Afghanistan incumbent President Ashraf Ghani won a second term, the country’s independent Election Commission announced on February 18, more than four months after polls closed. The Commission said Mr. Ghani garnered 9,23,592 votes, or 50.64%, in the election that took place on September 28 last year. His main challenger, the country’s Chief Executive Abdullah Abdullah received 7,20,841 votes, or 39.52%.
But, Mr. Abdullah contested the results and vowed he would form his own parallel government. “Our team, based on clean and biometric votes, is the victor and we declare our victory. The fraudsters are the shame of history and we announce our inclusive government,” Mr. Abdullah said at a press conference in Kabul.
Mr. Ghani and Mr. Abdullah head a fragile national unity government that was put together under U.S. pressure after both leaders claimed victory in Afghanistan’s 2014 elections.
Election results were repeatedly delayed amid accusations of misconduct and technical problems with counting ballots. The final vote tally was originally to be announced November 7.
On election day, many Afghans found incomplete voters’ lists, unworkable biometric identification systems aimed at curbing fraud, and in some cases hostile election workers.
In Kabul, it was rare to see a crowded polling centre. Afghans who had patiently lined up before voting centres were opened, in some locations found that election officials had yet to arrive by opening time.
The Election Commission tried to launch a ballot recount in November, but Mr. Abdullah halted the attempt, saying he would not let his observers participate. Thousands of his supporters rallied against what they said were fake ballots and the controversial recount had seemed set to favour Mr. Ghani.
In December, however, Mr. Abdullah agreed to allow a ballot recount in provinces where his supporters had stopped the process.
The government’s push to hold the vote in itself had been controversial. In an interview before the election, former Afghan President Hamid Karzai warned the election could be destabilising for the country at a time of deep political uncertainty.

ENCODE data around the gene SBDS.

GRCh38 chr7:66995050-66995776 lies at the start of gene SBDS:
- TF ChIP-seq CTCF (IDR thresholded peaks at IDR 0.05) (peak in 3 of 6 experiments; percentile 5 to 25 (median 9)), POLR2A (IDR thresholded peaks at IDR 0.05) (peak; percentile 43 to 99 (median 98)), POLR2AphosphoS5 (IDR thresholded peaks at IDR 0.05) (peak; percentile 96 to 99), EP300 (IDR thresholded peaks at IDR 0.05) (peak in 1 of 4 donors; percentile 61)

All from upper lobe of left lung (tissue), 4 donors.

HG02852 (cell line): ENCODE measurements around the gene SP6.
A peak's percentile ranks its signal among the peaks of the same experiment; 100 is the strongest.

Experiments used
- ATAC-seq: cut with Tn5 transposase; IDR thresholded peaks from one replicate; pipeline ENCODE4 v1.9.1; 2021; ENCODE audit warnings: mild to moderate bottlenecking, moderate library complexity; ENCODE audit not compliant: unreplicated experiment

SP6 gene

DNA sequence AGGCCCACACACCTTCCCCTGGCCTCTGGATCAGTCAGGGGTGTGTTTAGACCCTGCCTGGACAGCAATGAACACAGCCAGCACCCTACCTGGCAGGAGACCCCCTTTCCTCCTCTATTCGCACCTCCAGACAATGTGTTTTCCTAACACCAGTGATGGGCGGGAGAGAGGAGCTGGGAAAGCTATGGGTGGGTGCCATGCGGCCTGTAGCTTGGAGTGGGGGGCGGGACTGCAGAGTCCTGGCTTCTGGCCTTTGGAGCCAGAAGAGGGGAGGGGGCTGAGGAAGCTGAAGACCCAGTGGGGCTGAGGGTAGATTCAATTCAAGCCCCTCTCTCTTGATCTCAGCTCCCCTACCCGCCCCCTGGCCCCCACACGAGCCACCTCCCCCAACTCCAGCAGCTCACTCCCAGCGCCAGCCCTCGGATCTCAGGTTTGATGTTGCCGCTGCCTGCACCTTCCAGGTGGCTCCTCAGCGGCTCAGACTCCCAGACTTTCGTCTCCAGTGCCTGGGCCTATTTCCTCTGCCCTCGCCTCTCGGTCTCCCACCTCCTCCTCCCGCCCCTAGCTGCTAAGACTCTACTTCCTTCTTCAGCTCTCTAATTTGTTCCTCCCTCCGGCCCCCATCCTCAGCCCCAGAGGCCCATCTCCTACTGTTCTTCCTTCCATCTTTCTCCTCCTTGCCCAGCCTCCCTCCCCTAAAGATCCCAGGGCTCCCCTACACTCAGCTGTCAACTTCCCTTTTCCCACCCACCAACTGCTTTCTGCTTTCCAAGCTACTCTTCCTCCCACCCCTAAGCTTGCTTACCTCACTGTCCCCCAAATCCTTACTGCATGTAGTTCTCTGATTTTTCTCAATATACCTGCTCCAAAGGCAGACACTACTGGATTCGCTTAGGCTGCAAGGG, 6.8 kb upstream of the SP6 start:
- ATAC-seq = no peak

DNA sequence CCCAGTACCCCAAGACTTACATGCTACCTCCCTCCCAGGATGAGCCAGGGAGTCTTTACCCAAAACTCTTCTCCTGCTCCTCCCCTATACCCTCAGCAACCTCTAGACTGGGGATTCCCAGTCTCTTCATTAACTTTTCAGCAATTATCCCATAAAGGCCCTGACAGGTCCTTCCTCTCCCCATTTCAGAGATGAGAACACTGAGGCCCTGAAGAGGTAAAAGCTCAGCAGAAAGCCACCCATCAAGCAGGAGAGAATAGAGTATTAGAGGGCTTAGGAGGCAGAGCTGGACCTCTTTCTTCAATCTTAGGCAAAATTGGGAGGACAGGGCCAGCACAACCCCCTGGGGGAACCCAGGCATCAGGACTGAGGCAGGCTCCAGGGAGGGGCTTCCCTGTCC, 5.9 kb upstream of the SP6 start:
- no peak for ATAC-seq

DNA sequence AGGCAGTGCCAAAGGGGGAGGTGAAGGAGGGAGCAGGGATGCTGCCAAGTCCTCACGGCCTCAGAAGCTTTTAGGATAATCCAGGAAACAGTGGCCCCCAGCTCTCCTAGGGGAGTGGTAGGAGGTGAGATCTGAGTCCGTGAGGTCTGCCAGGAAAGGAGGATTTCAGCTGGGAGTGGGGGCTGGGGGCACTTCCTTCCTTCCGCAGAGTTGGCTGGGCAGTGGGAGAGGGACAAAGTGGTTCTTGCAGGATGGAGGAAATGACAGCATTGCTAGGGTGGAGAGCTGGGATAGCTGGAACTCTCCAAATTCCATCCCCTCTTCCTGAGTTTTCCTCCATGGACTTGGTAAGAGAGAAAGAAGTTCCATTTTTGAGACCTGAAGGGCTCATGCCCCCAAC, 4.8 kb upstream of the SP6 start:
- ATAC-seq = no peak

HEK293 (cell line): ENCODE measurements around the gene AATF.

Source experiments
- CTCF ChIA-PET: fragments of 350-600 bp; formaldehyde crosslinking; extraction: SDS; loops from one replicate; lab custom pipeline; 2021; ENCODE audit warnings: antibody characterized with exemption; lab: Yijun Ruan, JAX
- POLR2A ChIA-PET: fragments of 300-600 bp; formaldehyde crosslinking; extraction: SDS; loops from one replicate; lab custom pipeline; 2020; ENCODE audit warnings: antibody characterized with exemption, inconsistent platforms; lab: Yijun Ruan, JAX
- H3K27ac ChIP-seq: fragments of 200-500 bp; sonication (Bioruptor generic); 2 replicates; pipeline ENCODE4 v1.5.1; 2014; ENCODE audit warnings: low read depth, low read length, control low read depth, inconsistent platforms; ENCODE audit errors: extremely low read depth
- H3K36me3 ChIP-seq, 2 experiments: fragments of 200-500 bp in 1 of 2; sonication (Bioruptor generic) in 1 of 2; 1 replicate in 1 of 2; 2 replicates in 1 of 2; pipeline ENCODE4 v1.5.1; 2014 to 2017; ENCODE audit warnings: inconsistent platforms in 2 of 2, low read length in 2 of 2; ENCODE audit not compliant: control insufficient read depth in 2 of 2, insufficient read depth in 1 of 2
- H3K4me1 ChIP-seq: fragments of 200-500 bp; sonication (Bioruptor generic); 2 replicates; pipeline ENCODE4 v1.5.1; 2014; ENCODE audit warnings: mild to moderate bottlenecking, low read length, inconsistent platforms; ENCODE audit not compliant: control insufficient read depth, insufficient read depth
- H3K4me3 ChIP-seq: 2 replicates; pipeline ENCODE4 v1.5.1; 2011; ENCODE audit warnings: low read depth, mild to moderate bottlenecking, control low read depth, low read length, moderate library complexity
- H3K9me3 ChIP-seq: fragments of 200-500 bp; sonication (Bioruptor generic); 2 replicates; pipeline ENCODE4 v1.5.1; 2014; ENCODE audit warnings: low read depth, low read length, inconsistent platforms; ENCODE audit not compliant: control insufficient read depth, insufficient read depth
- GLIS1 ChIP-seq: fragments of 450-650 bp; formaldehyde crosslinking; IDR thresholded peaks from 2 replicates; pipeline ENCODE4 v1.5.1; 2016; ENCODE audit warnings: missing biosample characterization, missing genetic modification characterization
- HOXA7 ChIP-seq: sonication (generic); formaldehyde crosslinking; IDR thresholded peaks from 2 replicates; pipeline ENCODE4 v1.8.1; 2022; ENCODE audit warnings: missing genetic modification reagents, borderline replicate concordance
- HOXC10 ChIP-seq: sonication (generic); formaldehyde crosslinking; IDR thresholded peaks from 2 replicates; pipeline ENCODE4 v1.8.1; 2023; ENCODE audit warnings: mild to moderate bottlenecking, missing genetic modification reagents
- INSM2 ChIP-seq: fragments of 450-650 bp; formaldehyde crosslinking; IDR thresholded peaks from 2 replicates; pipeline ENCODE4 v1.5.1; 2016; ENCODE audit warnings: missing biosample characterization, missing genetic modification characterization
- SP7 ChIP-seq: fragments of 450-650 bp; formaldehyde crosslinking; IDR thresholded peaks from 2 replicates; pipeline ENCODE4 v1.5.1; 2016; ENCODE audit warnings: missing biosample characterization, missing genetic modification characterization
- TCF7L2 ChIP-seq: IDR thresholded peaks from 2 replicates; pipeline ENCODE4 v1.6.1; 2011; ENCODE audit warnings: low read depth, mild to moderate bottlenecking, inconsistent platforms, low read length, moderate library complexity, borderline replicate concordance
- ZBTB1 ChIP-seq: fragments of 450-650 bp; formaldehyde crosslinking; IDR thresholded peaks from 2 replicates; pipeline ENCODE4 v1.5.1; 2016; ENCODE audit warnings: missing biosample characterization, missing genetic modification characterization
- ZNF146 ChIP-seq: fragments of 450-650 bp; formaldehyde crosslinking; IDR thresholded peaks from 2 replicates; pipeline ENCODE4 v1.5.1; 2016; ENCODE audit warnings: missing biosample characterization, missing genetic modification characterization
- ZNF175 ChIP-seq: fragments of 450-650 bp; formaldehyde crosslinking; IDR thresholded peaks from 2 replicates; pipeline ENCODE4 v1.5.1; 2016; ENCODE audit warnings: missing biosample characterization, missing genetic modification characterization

The February 18 election results came days after U.S. Defence Secretary Mark Esper announced a truce agreement between the United States and the Taliban that could lead to the withdrawal of American troops from the country.
The agreement was expected to be formally announced on February 23 and the reduction in violence would begin on February 24, according to people familiar with the plan. That would be followed by all-Afghan peace talks that envision the phased withdrawal of U.S. forces over 18 months, ending 18 years of war.
Mr. Ghani has been critical of the way U.S. envoy Zalmay Khalilzad has conducted the talks with the Taliban, complaining about being kept in the dark.
Mr. Ghani, from central Logar province, was born May 19, 1949. He holds a doctorate in Anthropology from Columbia University and first went to the U.S. as a high school exchange student.
Except for a brief teaching stint at Kabul University in the early 1970s, Mr. Ghani lived in the United States, where he was an academic until joining the World Bank as a senior adviser in 1991.
Mr. Ghani returned to Afghanistan after 24 years when the Taliban were ousted by the U.S.-led coalition. He was head of Kabul University until he joined President Hamid Karzai’s government as Finance Minister. In 2010, he led the lengthy process to transfer security of the country from U.S.-led coalition forces to the Afghanistan National Security Forces, which took effect in 2014.